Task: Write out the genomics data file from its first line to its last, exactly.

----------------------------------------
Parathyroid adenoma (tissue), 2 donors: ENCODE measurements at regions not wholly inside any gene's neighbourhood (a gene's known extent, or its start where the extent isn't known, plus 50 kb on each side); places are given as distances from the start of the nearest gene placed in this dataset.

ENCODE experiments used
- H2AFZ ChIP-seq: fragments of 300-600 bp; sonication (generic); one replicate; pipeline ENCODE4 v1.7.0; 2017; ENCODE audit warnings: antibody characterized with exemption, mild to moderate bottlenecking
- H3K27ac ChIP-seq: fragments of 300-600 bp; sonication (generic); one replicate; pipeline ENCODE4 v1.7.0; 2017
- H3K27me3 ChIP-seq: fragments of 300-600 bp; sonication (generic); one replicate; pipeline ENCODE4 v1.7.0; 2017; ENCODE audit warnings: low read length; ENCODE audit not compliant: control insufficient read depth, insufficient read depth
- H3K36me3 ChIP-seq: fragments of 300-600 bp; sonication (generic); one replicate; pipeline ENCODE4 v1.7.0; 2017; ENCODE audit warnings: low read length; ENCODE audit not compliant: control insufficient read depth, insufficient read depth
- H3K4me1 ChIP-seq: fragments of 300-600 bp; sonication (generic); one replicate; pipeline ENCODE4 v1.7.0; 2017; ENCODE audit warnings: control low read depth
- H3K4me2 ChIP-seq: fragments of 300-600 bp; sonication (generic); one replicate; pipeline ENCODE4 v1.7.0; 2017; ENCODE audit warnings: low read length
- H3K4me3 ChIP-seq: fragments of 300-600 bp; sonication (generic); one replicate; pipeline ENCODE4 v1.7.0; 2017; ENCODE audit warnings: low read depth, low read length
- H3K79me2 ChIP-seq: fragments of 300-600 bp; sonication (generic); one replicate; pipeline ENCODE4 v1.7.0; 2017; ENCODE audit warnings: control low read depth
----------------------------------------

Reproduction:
Parathyroid adenoma (tissue), 2 donors: ENCODE measurements at regions not wholly inside any gene's neighbourhood (a gene's known extent, or its start where the extent isn't known, plus 50 kb on each side); places are given as distances from the start of the nearest gene placed in this dataset.

ENCODE experiments used
- H2AFZ ChIP-seq: fragments of 300-600 bp; sonication (generic); one replicate; pipeline ENCODE4 v1.7.0; 2017; ENCODE audit warnings: antibody characterized with exemption, mild to moderate bottlenecking
- H3K27ac ChIP-seq: fragments of 300-600 bp; sonication (generic); one replicate; pipeline ENCODE4 v1.7.0; 2017
- H3K27me3 ChIP-seq: fragments of 300-600 bp; sonication (generic); one replicate; pipeline ENCODE4 v1.7.0; 2017; ENCODE audit warnings: low read length; ENCODE audit not compliant: control insufficient read depth, insufficient read depth
- H3K36me3 ChIP-seq: fragments of 300-600 bp; sonication (generic); one replicate; pipeline ENCODE4 v1.7.0; 2017; ENCODE audit warnings: low read length; ENCODE audit not compliant: control insufficient read depth, insufficient read depth
- H3K4me1 ChIP-seq: fragments of 300-600 bp; sonication (generic); one replicate; pipeline ENCODE4 v1.7.0; 2017; ENCODE audit warnings: control low read depth
- H3K4me2 ChIP-seq: fragments of 300-600 bp; sonication (generic); one replicate; pipeline ENCODE4 v1.7.0; 2017; ENCODE audit warnings: low read length
- H3K4me3 ChIP-seq: fragments of 300-600 bp; sonication (generic); one replicate; pipeline ENCODE4 v1.7.0; 2017; ENCODE audit warnings: low read depth, low read length
- H3K79me2 ChIP-seq: fragments of 300-600 bp; sonication (generic); one replicate; pipeline ENCODE4 v1.7.0; 2017; ENCODE audit warnings: control low read depth